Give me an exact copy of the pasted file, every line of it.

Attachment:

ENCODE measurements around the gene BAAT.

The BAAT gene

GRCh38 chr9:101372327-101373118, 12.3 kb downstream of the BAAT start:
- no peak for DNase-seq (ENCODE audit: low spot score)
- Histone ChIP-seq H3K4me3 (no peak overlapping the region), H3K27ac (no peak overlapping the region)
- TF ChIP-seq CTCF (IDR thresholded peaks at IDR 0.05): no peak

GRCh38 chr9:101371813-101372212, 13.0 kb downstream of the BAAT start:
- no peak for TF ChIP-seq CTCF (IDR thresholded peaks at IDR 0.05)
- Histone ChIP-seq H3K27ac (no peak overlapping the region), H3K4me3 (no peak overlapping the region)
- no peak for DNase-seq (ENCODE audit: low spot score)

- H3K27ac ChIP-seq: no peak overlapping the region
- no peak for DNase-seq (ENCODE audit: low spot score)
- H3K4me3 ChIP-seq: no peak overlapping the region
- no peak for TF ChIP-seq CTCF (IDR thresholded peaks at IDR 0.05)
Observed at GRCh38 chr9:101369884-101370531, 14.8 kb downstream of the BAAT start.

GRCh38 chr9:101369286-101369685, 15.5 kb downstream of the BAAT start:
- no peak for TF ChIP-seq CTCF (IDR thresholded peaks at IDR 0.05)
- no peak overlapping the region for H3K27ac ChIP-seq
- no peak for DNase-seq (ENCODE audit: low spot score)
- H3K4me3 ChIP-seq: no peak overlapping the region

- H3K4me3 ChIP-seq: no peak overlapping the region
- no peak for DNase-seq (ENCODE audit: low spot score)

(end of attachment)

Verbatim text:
ENCODE measurements around the gene BAAT.

The BAAT gene

GRCh38 chr9:101372327-101373118, 12.3 kb downstream of the BAAT start:
- no peak for DNase-seq (ENCODE audit: low spot score)
- Histone ChIP-seq H3K4me3 (no peak overlapping the region), H3K27ac (no peak overlapping the region)
- TF ChIP-seq CTCF (IDR thresholded peaks at IDR 0.05): no peak

GRCh38 chr9:101371813-101372212, 13.0 kb downstream of the BAAT start:
- no peak for TF ChIP-seq CTCF (IDR thresholded peaks at IDR 0.05)
- Histone ChIP-seq H3K27ac (no peak overlapping the region), H3K4me3 (no peak overlapping the region)
- no peak for DNase-seq (ENCODE audit: low spot score)

- H3K27ac ChIP-seq: no peak overlapping the region
- no peak for DNase-seq (ENCODE audit: low spot score)
- H3K4me3 ChIP-seq: no peak overlapping the region
- no peak for TF ChIP-seq CTCF (IDR thresholded peaks at IDR 0.05)
Observed at GRCh38 chr9:101369884-101370531, 14.8 kb downstream of the BAAT start.

GRCh38 chr9:101369286-101369685, 15.5 kb downstream of the BAAT start:
- no peak for TF ChIP-seq CTCF (IDR thresholded peaks at IDR 0.05)
- no peak overlapping the region for H3K27ac ChIP-seq
- no peak for DNase-seq (ENCODE audit: low spot score)
- H3K4me3 ChIP-seq: no peak overlapping the region

- H3K4me3 ChIP-seq: no peak overlapping the region
- no peak for DNase-seq (ENCODE audit: low spot score)